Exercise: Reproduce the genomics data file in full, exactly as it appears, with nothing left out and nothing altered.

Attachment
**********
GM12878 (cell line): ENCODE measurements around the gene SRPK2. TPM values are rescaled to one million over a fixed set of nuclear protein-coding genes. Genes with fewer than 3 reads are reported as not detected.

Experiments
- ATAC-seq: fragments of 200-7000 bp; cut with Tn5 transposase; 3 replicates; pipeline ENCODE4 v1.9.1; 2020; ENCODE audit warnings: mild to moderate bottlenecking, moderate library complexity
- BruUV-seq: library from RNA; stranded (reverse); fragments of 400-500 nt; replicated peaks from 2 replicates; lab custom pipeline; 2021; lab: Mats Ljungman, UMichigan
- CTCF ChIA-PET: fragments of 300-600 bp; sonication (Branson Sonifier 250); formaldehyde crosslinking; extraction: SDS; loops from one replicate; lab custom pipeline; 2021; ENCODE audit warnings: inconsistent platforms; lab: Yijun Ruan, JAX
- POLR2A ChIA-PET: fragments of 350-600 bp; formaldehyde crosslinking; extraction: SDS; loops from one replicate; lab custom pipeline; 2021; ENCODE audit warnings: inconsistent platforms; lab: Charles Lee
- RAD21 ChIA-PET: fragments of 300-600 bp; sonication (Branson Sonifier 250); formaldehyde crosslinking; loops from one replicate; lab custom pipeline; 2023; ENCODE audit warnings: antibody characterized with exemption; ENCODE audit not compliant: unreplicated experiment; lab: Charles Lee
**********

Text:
GM12878 (cell line): ENCODE measurements around the gene SRPK2. TPM values are rescaled to one million over a fixed set of nuclear protein-coding genes. Genes with fewer than 3 reads are reported as not detected.

Experiments
- ATAC-seq: fragments of 200-7000 bp; cut with Tn5 transposase; 3 replicates; pipeline ENCODE4 v1.9.1; 2020; ENCODE audit warnings: mild to moderate bottlenecking, moderate library complexity
- BruUV-seq: library from RNA; stranded (reverse); fragments of 400-500 nt; replicated peaks from 2 replicates; lab custom pipeline; 2021; lab: Mats Ljungman, UMichigan
- CTCF ChIA-PET: fragments of 300-600 bp; sonication (Branson Sonifier 250); formaldehyde crosslinking; extraction: SDS; loops from one replicate; lab custom pipeline; 2021; ENCODE audit warnings: inconsistent platforms; lab: Yijun Ruan, JAX
- POLR2A ChIA-PET: fragments of 350-600 bp; formaldehyde crosslinking; extraction: SDS; loops from one replicate; lab custom pipeline; 2021; ENCODE audit warnings: inconsistent platforms; lab: Charles Lee
- RAD21 ChIA-PET: fragments of 300-600 bp; sonication (Branson Sonifier 250); formaldehyde crosslinking; loops from one replicate; lab custom pipeline; 2023; ENCODE audit warnings: antibody characterized with exemption; ENCODE audit not compliant: unreplicated experiment; lab: Charles Lee